So, how do we move from the coral to the rainforest?

The takeaway from The Matrix is that I kinda liked déjà vus, and I’m sad they’re gone. But also, that outstanding ideas have more depth and nuance than what their surfaces might reveal. (Maybe I’ll overuse French expressions for a while, just to compensate for the lack of déjà vu).

So how do we create a working rainforest of subtle, interconnected influences that give that je ne sais quoi to our idea, making it stand out from the rest?

Simple: you give depth to every element of it. An idea is a confluence of different elements, like ingredients in a recipe. The Matrix’s ingredients were the sci-fi plot, the post-apocalyptic setting, the fight scenes, the archetypal journey of the “chosen one” hero.

But the Wachowskis went far and beyond, giving each ingredient carte blanche to be developed and deepen. So the sci-fi and the apocalypse transcend themselves to become a philosophical argument about humanity’s relationship with the fear of reality, the fear of technology, and perhaps fear itself.

When you work with each element carefully, they start to interact with each other, forming symbiotic relationships you couldn’t have discovered had you stayed on the surface with the rest of the small ideas.

If that’s what it takes to stand out, why choose not to?

Because it’s easier to take shelter on the coral and be like everyone else. Because creating an entire ecosystem of interconnected ideas takes lots of bother. And because most attempts do not lead to a cultural phenomenon but to a messy cul-de-sac.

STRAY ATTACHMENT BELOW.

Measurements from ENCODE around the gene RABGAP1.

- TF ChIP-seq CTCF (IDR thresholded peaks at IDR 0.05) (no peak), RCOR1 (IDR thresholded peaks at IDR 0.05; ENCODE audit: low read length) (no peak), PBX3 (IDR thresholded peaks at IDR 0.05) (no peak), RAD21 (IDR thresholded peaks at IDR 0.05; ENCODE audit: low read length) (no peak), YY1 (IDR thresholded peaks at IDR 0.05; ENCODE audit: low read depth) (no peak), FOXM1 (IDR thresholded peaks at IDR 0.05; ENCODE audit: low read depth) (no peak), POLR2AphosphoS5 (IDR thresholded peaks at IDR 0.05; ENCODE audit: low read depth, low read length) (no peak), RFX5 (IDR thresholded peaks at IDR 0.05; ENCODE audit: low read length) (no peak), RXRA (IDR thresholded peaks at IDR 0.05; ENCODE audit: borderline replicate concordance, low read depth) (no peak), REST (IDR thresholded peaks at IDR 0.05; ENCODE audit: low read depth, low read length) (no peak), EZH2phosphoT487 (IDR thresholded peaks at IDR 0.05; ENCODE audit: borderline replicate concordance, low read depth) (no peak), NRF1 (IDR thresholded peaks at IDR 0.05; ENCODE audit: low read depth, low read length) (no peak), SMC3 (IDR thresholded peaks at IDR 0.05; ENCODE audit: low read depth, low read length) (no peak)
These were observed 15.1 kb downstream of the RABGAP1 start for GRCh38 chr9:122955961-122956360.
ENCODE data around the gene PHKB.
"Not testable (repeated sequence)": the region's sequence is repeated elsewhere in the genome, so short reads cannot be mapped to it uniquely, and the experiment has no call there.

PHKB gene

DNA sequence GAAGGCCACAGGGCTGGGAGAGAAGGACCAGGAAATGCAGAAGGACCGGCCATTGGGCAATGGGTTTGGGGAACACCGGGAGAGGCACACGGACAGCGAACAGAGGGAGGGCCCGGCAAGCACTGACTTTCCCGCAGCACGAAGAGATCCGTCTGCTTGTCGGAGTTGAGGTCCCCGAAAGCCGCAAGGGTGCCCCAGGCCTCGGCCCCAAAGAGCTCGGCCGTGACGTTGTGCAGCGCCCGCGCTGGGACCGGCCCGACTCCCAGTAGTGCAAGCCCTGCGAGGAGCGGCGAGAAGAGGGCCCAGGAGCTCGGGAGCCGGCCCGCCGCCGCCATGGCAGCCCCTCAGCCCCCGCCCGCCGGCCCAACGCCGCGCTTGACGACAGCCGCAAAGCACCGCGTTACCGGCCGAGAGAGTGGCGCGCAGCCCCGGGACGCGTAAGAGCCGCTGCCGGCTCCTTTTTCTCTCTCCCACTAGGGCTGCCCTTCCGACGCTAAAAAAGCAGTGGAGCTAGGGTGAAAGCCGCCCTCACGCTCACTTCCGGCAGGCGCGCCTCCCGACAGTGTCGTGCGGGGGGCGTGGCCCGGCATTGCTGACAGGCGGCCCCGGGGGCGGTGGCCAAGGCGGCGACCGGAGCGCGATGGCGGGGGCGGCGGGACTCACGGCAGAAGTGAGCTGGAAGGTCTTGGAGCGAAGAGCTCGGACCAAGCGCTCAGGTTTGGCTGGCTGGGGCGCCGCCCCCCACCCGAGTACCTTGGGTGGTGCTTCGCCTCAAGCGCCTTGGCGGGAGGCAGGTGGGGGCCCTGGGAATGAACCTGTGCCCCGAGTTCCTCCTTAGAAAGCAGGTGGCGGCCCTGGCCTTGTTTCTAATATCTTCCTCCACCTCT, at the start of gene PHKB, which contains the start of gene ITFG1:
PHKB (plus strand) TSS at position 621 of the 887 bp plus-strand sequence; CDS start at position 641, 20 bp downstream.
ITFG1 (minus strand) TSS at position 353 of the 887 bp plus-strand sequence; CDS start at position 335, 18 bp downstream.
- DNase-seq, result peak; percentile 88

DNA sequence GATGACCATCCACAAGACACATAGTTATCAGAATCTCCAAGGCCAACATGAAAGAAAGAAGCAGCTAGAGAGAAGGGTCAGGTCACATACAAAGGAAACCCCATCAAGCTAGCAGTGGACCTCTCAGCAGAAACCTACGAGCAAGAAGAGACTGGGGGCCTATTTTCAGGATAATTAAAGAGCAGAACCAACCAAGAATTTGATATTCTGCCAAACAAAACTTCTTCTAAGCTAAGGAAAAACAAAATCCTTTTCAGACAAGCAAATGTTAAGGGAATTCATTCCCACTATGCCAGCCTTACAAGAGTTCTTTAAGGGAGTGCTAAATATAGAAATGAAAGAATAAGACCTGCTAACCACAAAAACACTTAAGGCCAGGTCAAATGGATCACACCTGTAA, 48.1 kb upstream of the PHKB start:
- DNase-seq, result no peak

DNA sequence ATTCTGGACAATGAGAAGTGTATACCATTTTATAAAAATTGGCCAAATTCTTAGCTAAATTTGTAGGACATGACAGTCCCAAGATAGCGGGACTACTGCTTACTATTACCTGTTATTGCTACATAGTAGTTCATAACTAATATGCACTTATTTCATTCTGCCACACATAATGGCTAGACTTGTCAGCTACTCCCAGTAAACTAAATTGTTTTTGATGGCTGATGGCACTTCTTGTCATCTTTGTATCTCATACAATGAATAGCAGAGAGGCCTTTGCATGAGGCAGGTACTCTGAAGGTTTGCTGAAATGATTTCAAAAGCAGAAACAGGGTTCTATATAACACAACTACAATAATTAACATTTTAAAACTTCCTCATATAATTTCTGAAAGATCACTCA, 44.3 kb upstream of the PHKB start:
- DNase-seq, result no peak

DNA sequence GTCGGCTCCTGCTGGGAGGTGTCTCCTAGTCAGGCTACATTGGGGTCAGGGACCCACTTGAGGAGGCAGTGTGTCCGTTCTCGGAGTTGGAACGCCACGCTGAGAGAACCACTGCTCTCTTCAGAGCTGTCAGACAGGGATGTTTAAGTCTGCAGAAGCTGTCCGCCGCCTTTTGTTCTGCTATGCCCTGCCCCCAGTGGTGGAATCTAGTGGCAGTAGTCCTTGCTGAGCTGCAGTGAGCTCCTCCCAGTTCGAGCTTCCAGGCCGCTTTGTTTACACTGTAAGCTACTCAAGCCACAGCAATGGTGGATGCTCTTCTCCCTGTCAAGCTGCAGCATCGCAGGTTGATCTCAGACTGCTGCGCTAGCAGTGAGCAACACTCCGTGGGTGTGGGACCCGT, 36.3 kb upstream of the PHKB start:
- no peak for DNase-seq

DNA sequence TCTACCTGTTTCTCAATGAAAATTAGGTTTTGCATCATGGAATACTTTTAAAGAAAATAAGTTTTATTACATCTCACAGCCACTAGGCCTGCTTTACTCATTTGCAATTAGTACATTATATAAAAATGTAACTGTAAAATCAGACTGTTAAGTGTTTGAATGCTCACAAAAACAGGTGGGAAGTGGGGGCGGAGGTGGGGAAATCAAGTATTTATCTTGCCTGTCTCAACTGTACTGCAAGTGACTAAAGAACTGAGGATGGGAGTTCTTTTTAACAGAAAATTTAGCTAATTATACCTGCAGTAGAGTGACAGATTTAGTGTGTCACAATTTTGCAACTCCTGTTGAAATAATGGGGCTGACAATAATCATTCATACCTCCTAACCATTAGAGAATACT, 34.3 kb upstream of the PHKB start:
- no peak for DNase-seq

On the surface, these ideas might seem like everyone else’s. How does George R. R. Martin manage to write epic fantasy that appeals to everyone and that we take seriously?

How Billie Eilish and Finneas write songs that are praised for their artistic integrity but still appeal to younger audiences and the pop culture? How did Jon Favreau made The Mandalorian, a show in the universe of Star Wars, without lightsabers, boring politics, and impossibly large stakes?

You know the answer won’t be on the surface, but deep below the treetops.

In the depths, you’ll find George’s deep knowledge of medieval history and literary fiction. You’ll find Billie and Finneas’ extensive musical influence nurtured by their parents when they grew up. You’ll find Favreau’s fascination with spaghetti westerns and old Japanese samurai movies.

Outstanding ideas might seem simple

But don’t be fooled by the apparent uniformity of the treetops on the surface. Look below the mushy blanket, study their influences, marvel at the complex biodiversity that makes you go “Woah that’s a great piece of work.”

Of course, you can shelter below the coral and still find success — provided that it’s not yet saturated with another myriad of copycats trying to exploit the formula. But if you want your ideas to stand out, you need to put the work into the ecosystem. And it may take as long as planting an actual rainforest all by yourself.

But hey, we are creatives. That’s what we signed up for. And who knows, if someday we manage to get to something truly awe-striking, an impressed David Attenborough will pop up from behind a bush and offer himself to do a voiceover about it.

I’m hoping he does.

I write about how not to suck at being creative.